God Bless You


31 Jesus took the Twelve aside and told them, “We are going up to Jerusalem, and everything that is written by the prophets about the Son of Man will be fulfilled. 32 He will be delivered over to the Gentiles. They will mock him, insult him and spit on him; 33 they will flog him and kill him. On the third day he will rise again.”

34 The disciples did not understand any of this. Its meaning was hidden from them, and they did not know what he was talking about.

A Blind Beggar Receives His Sight

35 As Jesus approached Jericho, a blind man was sitting by the roadside begging. 36 When he heard the crowd going by, he asked what was happening. 37 They told him, “Jesus of Nazareth is passing by.”

38 He called out, “Jesus, Son of David, have mercy on me!”

39 Those who led the way rebuked him and told him to be quiet, but he shouted all the more, “Son of David, have mercy on me!”

40 Jesus stopped and ordered the man to be brought to him. When he came near, Jesus asked him, 41 “What do you want me to do for you?”

“Lord, I want to see,” he replied.

42 Jesus said to him, “Receive your sight; your faith has healed you.” 43 Immediately he received his sight and followed Jesus, praising God. When all the people saw it, they also praised God.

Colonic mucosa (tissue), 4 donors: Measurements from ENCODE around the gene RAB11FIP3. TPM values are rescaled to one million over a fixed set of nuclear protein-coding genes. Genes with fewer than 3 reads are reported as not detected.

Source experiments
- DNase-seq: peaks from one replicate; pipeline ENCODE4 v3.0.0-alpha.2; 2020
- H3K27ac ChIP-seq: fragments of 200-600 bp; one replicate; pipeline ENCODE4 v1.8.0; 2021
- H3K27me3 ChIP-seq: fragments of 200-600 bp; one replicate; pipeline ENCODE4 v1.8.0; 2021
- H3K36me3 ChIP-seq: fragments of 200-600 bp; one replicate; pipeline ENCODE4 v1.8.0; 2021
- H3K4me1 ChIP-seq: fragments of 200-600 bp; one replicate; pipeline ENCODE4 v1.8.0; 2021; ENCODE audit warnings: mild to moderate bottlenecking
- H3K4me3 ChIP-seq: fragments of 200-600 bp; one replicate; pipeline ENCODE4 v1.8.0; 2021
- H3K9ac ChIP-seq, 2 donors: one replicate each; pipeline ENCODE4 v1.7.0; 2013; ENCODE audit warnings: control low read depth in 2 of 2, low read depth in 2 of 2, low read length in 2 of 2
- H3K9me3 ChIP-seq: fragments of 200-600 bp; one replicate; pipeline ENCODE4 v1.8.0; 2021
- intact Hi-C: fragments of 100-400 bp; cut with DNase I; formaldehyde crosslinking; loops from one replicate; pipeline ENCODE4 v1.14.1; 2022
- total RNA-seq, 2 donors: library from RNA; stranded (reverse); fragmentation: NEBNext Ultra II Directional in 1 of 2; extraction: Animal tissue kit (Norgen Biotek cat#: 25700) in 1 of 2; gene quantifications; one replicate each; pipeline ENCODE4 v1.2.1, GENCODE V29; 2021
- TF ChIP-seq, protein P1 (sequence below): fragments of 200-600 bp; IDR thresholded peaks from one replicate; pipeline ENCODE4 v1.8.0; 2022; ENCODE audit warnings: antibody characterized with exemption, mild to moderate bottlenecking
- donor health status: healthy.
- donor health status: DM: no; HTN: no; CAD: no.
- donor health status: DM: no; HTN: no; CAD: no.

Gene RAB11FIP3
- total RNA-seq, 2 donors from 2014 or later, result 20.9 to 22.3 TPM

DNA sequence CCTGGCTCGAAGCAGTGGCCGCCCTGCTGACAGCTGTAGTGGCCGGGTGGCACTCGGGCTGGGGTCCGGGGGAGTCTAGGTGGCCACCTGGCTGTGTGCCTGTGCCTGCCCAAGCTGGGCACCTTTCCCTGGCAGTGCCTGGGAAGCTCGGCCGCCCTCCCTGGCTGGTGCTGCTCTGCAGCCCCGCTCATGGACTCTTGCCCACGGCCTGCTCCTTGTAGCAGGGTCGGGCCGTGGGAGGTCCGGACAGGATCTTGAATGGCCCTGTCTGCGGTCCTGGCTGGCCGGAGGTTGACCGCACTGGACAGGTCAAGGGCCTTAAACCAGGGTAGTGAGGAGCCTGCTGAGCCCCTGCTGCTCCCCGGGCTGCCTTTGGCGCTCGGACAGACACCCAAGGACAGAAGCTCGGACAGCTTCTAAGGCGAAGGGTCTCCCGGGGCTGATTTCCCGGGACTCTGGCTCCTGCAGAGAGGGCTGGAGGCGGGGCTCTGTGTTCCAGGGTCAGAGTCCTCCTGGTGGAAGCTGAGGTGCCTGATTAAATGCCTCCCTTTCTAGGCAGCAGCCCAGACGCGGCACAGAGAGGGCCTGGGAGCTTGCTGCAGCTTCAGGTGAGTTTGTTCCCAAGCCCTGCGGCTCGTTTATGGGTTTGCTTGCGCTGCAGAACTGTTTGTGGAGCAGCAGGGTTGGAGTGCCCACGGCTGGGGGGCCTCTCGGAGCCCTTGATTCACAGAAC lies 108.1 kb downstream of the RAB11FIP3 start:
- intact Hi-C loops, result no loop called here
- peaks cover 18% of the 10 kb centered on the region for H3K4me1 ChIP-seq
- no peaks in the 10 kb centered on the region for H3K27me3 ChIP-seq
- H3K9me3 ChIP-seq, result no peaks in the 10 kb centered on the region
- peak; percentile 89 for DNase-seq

Luke 18 Part 2–Child Like Faith and Wealth

Dr. Luke continues to recount the principles that Jesus taught while He was wrapping up His ministry on earth.  It remained important to Luke for those that read his account to see as many sides of the Lord as was possible.  In this account, Luke looked at how Jesus felt about children and childlike faith.  Parents were bringing their children to meet Jesus, and have the Lord bless them.  What a nice change for Jesus–pouring out blessings to the young.  The disciples, however, saw it as a bother, taking Jesus from the important duties.  Jesus called the kids to him and told the disciples not to interfere.  Jesus saw the children and their faith as pure and undamaged by life.  He wanted all to understand that it was that pure and complete faith of children that pleased God most.  It was a picture of the relationship God longed to have with His chosen.

Next, Jesus was asked what it really took to receive eternal life.  The man that asked was very wealthy. Jesus said that he should follow the law and prophets.  The man smugly said he had done that all his life.  Then Jesus dropped the bombshell–“Sell your stuff, give the proceeds to the poor, and then come and follow Me.” The man became sad. Jesus then told the group that it is very difficult for the rich to enter the Kingdom of God. 

God told Israel at Mount Sinai that They must have no other God before Him.  Sadly, time has revealed repeatedly that money and wealth are some of the most difficult gods to release.  They give the illusion of independence and control.  They make one feel safe and unstoppable.  Jesus knew and showed us that those feelings were not real and were as temporal as a morning fog.